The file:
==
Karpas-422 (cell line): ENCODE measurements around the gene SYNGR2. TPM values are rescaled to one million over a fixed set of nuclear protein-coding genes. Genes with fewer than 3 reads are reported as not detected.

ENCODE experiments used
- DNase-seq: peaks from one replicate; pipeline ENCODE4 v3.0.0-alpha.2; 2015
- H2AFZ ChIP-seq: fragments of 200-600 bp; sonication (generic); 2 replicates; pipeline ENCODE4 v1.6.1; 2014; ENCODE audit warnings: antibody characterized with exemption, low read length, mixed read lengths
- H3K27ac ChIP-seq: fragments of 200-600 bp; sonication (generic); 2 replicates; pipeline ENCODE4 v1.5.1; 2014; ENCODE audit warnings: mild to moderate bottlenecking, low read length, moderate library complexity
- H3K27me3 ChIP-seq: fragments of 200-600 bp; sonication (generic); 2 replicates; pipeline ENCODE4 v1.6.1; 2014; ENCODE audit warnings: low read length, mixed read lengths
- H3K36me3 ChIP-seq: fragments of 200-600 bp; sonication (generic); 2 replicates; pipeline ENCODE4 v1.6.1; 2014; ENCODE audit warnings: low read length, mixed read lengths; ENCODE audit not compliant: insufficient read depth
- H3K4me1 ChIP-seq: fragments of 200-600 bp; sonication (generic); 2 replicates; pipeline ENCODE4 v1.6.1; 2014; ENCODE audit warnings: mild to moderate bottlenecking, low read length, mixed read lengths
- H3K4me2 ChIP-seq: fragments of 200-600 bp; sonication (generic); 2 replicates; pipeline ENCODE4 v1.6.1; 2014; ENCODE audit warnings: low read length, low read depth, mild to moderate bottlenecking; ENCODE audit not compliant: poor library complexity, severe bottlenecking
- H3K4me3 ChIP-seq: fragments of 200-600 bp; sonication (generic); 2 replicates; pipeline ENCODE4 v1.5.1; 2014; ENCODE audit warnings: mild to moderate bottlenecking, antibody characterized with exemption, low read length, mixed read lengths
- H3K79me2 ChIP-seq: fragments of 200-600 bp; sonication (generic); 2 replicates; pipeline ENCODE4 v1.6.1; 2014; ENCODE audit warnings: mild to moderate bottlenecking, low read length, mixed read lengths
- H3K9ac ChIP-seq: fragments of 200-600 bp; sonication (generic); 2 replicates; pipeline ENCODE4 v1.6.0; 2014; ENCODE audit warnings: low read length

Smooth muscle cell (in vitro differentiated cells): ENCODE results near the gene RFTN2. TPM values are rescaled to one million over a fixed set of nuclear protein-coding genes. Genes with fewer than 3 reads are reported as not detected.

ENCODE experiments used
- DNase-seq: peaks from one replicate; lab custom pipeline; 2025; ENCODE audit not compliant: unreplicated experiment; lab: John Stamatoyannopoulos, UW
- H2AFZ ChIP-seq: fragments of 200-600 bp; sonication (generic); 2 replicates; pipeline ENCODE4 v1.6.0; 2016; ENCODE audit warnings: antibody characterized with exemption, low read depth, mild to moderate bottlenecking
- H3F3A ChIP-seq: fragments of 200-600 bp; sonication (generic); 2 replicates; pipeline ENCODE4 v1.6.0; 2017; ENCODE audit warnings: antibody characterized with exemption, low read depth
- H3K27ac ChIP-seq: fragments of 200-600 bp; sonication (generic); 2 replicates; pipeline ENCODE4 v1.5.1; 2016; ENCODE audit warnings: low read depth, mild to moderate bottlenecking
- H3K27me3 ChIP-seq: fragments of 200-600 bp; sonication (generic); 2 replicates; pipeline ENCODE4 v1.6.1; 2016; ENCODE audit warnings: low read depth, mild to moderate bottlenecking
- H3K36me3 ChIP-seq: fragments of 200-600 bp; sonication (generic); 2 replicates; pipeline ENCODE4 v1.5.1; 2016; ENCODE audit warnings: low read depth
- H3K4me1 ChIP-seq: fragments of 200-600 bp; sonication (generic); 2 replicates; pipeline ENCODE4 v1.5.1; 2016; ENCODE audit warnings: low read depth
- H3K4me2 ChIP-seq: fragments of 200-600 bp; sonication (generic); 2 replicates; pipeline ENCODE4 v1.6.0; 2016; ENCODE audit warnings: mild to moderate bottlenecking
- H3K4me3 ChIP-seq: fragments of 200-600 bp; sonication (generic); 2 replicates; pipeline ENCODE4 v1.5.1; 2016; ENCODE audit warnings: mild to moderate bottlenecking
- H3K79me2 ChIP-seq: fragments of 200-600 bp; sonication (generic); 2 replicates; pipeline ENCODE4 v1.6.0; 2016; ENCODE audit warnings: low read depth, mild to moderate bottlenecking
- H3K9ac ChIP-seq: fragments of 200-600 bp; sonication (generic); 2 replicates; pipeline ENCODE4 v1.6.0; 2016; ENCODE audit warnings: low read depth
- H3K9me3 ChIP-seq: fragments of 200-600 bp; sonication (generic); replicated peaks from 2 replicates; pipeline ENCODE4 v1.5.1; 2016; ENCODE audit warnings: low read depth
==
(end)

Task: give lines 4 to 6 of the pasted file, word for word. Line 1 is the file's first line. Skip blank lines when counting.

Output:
- H2AFZ ChIP-seq: fragments of 200-600 bp; sonication (generic); 2 replicates; pipeline ENCODE4 v1.6.1; 2014; ENCODE audit warnings: antibody characterized with exemption, low read length, mixed read lengths
- H3K27ac ChIP-seq: fragments of 200-600 bp; sonication (generic); 2 replicates; pipeline ENCODE4 v1.5.1; 2014; ENCODE audit warnings: mild to moderate bottlenecking, low read length, moderate library complexity
- H3K27me3 ChIP-seq: fragments of 200-600 bp; sonication (generic); 2 replicates; pipeline ENCODE4 v1.6.1; 2014; ENCODE audit warnings: low read length, mixed read lengths